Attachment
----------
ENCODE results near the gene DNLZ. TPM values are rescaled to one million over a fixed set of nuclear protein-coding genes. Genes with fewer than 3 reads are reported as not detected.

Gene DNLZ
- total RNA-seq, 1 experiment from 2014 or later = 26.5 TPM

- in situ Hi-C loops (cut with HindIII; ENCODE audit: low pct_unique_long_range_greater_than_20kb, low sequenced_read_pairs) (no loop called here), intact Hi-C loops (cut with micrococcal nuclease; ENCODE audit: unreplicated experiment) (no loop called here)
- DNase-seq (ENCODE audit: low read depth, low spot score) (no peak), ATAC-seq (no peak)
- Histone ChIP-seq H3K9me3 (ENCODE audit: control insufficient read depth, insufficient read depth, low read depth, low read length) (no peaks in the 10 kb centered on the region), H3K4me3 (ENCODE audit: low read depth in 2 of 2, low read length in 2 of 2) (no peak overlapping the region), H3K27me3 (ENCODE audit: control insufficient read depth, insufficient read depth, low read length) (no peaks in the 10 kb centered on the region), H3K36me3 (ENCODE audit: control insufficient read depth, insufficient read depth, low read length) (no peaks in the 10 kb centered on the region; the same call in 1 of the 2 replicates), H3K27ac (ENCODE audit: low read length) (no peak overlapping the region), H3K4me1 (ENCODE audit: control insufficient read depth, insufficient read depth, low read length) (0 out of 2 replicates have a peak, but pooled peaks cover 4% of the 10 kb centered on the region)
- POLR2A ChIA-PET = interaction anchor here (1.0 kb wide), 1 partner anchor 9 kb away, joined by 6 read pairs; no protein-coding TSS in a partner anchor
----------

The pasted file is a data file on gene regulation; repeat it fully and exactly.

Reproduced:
ENCODE results near the gene DNLZ. TPM values are rescaled to one million over a fixed set of nuclear protein-coding genes. Genes with fewer than 3 reads are reported as not detected.

Gene DNLZ
- total RNA-seq, 1 experiment from 2014 or later = 26.5 TPM

- in situ Hi-C loops (cut with HindIII; ENCODE audit: low pct_unique_long_range_greater_than_20kb, low sequenced_read_pairs) (no loop called here), intact Hi-C loops (cut with micrococcal nuclease; ENCODE audit: unreplicated experiment) (no loop called here)
- DNase-seq (ENCODE audit: low read depth, low spot score) (no peak), ATAC-seq (no peak)
- Histone ChIP-seq H3K9me3 (ENCODE audit: control insufficient read depth, insufficient read depth, low read depth, low read length) (no peaks in the 10 kb centered on the region), H3K4me3 (ENCODE audit: low read depth in 2 of 2, low read length in 2 of 2) (no peak overlapping the region), H3K27me3 (ENCODE audit: control insufficient read depth, insufficient read depth, low read length) (no peaks in the 10 kb centered on the region), H3K36me3 (ENCODE audit: control insufficient read depth, insufficient read depth, low read length) (no peaks in the 10 kb centered on the region; the same call in 1 of the 2 replicates), H3K27ac (ENCODE audit: low read length) (no peak overlapping the region), H3K4me1 (ENCODE audit: control insufficient read depth, insufficient read depth, low read length) (0 out of 2 replicates have a peak, but pooled peaks cover 4% of the 10 kb centered on the region)
- POLR2A ChIA-PET = interaction anchor here (1.0 kb wide), 1 partner anchor 9 kb away, joined by 6 read pairs; no protein-coding TSS in a partner anchor